ROCHESTER STREETCARS................................ No. 55 in a series

Rochester Railway Company 511
Photographer Unknown

by Charles R. Lowe

Jack Tripp, one of NYMT’s intrepid motormen, made our present photo available to ROCHESTER STREETCARS. It is a classic crew photo with motorman 215 on the left and conductor 376 on the right. The duties of these men are known by the buttons on their coats: the conductor has the fancy double-breasted coat while the motorman is relegated to the plain single-breasted coat.

The “R R Co” lapel pins of the crew date this photo to before March 1909 when Rochester Railway Company was consolidated into New York State Railways. Cars 510—513 were built in the St. Paul St. shops in 1904 as duplicates of recently-delivered Brill-built 500—509. Therefore, with the trees having leafed out, the photo probably dates to the summers of 1905 through 1908. The sign on the car’s dasher reads “Mil??? Carnival at Glen Haven Starting ??nday, August 27.” The day can only be Sunday or Monday, based on the letters we know. The only Sunday on August 27 in the 1905-1908 era was in 1905, but the car looks a bit too banged up to be only one year old (note the fender, especially). However, Monday, August 27 occurred in 1906. The car has about enough damage for two years of service, and Monday seems more likely a day than Sunday for the start of a carnival in the era. So, perhaps this photo dates to mid-August 1906.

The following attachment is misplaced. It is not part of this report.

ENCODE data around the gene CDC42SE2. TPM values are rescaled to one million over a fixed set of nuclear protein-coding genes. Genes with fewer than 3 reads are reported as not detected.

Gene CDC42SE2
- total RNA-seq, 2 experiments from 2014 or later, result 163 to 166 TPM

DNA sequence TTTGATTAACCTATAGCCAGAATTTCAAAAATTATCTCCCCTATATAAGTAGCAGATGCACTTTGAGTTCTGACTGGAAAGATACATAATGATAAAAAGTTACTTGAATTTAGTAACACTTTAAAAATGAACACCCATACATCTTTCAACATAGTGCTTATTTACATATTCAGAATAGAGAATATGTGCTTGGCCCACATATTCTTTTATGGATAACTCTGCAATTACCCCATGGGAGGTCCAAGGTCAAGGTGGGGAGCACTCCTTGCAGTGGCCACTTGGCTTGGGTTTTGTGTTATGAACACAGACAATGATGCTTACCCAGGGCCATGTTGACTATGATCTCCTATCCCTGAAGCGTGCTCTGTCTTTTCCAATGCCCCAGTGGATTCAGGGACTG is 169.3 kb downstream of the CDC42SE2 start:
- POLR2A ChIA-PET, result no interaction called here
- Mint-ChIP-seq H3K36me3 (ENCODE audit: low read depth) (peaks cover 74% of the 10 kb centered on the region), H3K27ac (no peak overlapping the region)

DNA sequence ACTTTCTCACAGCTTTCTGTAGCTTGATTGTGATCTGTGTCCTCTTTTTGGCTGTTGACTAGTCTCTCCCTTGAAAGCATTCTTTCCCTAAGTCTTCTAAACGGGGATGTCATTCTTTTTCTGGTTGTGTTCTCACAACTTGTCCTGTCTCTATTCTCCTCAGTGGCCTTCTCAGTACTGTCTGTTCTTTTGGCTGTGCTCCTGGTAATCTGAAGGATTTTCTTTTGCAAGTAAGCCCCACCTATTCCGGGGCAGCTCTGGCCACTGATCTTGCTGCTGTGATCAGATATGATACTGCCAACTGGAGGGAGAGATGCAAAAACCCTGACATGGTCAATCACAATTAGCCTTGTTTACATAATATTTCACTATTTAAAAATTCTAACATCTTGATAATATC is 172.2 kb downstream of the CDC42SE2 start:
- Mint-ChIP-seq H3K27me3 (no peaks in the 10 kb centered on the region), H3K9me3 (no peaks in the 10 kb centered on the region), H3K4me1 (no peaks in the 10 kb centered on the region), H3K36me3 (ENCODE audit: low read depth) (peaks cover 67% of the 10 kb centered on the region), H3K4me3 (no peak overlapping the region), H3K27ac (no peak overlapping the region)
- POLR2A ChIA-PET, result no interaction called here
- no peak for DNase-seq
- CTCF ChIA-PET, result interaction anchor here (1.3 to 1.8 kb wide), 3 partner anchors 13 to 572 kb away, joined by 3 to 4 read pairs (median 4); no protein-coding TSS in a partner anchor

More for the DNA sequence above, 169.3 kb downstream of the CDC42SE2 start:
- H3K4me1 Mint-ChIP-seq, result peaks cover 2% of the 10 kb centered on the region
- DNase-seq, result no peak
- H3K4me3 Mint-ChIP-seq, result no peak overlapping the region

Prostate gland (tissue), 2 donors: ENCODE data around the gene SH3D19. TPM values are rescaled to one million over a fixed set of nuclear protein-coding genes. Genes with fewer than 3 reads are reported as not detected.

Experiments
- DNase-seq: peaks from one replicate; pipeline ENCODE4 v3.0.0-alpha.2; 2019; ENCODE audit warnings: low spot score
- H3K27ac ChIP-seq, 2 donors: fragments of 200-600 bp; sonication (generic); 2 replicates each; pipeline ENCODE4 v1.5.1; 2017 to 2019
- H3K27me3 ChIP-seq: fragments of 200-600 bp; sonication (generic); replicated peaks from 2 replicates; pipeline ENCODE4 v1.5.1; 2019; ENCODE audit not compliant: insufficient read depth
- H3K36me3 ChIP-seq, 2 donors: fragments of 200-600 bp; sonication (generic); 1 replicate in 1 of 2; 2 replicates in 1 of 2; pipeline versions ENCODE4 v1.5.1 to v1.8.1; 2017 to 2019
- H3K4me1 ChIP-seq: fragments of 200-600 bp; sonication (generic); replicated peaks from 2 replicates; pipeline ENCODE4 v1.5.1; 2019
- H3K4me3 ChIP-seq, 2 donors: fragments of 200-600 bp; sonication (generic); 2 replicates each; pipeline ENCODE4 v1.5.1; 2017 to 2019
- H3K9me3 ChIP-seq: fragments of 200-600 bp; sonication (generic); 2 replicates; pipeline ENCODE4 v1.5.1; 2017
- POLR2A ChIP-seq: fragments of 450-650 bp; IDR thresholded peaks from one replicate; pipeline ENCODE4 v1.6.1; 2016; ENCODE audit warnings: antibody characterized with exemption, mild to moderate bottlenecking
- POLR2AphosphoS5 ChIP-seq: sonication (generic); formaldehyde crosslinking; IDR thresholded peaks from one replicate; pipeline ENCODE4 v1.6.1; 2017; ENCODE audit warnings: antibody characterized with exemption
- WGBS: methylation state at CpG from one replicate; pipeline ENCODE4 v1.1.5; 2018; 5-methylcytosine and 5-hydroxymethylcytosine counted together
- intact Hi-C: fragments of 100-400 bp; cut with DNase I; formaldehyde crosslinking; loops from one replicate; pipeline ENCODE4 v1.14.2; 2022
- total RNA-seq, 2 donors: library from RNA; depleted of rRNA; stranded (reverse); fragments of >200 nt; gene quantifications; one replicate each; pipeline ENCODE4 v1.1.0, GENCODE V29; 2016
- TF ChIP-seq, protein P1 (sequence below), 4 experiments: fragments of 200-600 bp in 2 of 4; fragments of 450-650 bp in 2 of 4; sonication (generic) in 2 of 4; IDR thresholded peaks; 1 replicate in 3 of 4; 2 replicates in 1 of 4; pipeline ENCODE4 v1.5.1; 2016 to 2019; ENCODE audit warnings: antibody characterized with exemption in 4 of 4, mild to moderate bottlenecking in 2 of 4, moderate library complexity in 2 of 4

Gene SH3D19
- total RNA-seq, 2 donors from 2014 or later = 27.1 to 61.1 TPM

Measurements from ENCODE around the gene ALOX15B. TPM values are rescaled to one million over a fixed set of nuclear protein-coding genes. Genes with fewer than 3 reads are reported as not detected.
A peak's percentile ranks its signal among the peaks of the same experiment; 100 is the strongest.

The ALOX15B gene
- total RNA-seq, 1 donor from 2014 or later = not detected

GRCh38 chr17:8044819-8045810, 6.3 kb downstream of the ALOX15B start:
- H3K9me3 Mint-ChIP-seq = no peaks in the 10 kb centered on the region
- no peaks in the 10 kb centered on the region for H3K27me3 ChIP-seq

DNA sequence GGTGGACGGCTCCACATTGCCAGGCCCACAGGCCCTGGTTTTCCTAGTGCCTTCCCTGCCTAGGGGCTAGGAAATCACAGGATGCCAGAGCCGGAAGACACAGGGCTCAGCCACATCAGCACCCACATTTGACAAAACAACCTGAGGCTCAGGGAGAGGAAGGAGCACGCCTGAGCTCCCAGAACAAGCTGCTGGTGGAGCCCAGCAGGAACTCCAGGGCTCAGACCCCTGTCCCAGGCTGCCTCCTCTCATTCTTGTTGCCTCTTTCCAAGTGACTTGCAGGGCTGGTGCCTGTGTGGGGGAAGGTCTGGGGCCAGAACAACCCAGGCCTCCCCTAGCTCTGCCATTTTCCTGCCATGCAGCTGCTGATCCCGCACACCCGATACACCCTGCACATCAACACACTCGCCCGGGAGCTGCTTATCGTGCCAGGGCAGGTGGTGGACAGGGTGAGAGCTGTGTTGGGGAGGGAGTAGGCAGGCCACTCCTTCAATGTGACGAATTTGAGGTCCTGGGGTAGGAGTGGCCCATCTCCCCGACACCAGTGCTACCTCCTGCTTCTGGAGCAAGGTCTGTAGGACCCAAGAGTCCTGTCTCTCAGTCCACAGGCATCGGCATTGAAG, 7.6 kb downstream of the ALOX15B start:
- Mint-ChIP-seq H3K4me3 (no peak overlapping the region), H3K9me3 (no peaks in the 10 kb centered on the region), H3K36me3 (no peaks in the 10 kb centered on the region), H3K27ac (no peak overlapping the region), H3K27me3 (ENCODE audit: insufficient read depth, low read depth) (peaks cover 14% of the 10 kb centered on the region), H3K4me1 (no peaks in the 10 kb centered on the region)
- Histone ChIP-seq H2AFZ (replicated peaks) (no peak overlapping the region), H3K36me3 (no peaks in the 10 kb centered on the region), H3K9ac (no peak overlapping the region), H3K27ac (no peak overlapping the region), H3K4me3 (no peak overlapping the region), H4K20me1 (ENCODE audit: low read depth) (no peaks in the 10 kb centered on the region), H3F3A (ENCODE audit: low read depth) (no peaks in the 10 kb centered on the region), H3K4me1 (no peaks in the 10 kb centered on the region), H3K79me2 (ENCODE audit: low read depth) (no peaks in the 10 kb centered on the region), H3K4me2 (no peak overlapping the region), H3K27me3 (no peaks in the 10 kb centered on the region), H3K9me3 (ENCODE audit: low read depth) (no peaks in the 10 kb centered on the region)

Parsing out the location is a bit tougher. We are on the St. Paul—South route, according to both the roof-mounted sign and the train number “513” in the right front window. The “5” in the train number is the route number and the “13” is the number of the train on that route. Since this number is less than 50, we know this is a morning train so sun angles tell us the car is generally pointing east and south. The guard rail on the farthest rail from the photographer and the lack of such a rail under the car tells us the car is entering a curve to the left. Such guard rails were used on the inside rail of a curve to lessen wheel wear. Except for terminal loops, all of St. Paul—South was on streets and double-tracked, unlike this view which features a single open track in a forest setting.

Based on the lone track visible in the photo, and the fact that the crew had time to pose in front of the car, this photo was probably made at a loop. St. Paul—South had five loops. The St. Paul loop (at the branch-off into Seneca Park) and the loop at Crittenden and Mt. Hope were built in 1921 and 1920, respectively, long after this photo was made. The loop at the end of the line at Crittenden Boulevard was built in 1904, but the surrounding area did not have the tree growth as shown in our photo. The loop at Summerville was built in 1893 and did have the tree growth shown. So, too, did the loop at the end of the Seneca Park branch-off, built in 1901. My vote would be for the Seneca Park line; readers are invited to chime in with their thoughts.

Car 511 led a long life and was not scrapped until the 1930s. St. Paul—South, converted to bus operation on May 23, 1939, remains a strong component of today’s Regional Transit Service bus system.